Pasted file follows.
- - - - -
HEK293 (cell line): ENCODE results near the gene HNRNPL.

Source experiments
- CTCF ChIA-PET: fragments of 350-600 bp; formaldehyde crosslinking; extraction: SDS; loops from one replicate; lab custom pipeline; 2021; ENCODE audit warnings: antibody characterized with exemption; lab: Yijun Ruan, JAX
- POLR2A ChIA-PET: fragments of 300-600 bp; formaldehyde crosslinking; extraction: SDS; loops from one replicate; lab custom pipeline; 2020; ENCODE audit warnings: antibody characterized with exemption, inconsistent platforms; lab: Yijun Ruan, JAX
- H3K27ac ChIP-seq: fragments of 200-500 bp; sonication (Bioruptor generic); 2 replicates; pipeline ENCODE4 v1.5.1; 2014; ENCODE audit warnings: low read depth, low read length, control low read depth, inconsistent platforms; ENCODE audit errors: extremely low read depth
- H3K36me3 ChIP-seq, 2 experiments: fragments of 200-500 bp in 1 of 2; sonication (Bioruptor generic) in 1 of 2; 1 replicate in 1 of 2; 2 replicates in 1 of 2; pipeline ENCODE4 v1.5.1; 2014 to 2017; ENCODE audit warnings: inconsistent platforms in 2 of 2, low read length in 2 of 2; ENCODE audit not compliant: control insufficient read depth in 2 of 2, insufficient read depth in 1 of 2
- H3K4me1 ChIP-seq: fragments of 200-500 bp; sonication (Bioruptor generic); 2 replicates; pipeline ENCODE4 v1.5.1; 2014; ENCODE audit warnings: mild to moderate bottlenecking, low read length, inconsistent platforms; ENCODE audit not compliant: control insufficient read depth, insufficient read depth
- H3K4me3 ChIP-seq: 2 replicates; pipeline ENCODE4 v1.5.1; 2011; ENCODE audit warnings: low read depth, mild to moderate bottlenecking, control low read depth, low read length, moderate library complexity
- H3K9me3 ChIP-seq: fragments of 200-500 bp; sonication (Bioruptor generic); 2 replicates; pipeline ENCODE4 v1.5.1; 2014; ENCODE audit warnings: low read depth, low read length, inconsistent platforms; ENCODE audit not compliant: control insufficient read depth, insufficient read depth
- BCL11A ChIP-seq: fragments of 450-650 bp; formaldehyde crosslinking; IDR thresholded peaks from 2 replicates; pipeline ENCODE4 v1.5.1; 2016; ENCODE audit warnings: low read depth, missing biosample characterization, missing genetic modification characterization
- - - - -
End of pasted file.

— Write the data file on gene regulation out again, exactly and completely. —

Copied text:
HEK293 (cell line): ENCODE results near the gene HNRNPL.

Source experiments
- CTCF ChIA-PET: fragments of 350-600 bp; formaldehyde crosslinking; extraction: SDS; loops from one replicate; lab custom pipeline; 2021; ENCODE audit warnings: antibody characterized with exemption; lab: Yijun Ruan, JAX
- POLR2A ChIA-PET: fragments of 300-600 bp; formaldehyde crosslinking; extraction: SDS; loops from one replicate; lab custom pipeline; 2020; ENCODE audit warnings: antibody characterized with exemption, inconsistent platforms; lab: Yijun Ruan, JAX
- H3K27ac ChIP-seq: fragments of 200-500 bp; sonication (Bioruptor generic); 2 replicates; pipeline ENCODE4 v1.5.1; 2014; ENCODE audit warnings: low read depth, low read length, control low read depth, inconsistent platforms; ENCODE audit errors: extremely low read depth
- H3K36me3 ChIP-seq, 2 experiments: fragments of 200-500 bp in 1 of 2; sonication (Bioruptor generic) in 1 of 2; 1 replicate in 1 of 2; 2 replicates in 1 of 2; pipeline ENCODE4 v1.5.1; 2014 to 2017; ENCODE audit warnings: inconsistent platforms in 2 of 2, low read length in 2 of 2; ENCODE audit not compliant: control insufficient read depth in 2 of 2, insufficient read depth in 1 of 2
- H3K4me1 ChIP-seq: fragments of 200-500 bp; sonication (Bioruptor generic); 2 replicates; pipeline ENCODE4 v1.5.1; 2014; ENCODE audit warnings: mild to moderate bottlenecking, low read length, inconsistent platforms; ENCODE audit not compliant: control insufficient read depth, insufficient read depth
- H3K4me3 ChIP-seq: 2 replicates; pipeline ENCODE4 v1.5.1; 2011; ENCODE audit warnings: low read depth, mild to moderate bottlenecking, control low read depth, low read length, moderate library complexity
- H3K9me3 ChIP-seq: fragments of 200-500 bp; sonication (Bioruptor generic); 2 replicates; pipeline ENCODE4 v1.5.1; 2014; ENCODE audit warnings: low read depth, low read length, inconsistent platforms; ENCODE audit not compliant: control insufficient read depth, insufficient read depth
- BCL11A ChIP-seq: fragments of 450-650 bp; formaldehyde crosslinking; IDR thresholded peaks from 2 replicates; pipeline ENCODE4 v1.5.1; 2016; ENCODE audit warnings: low read depth, missing biosample characterization, missing genetic modification characterization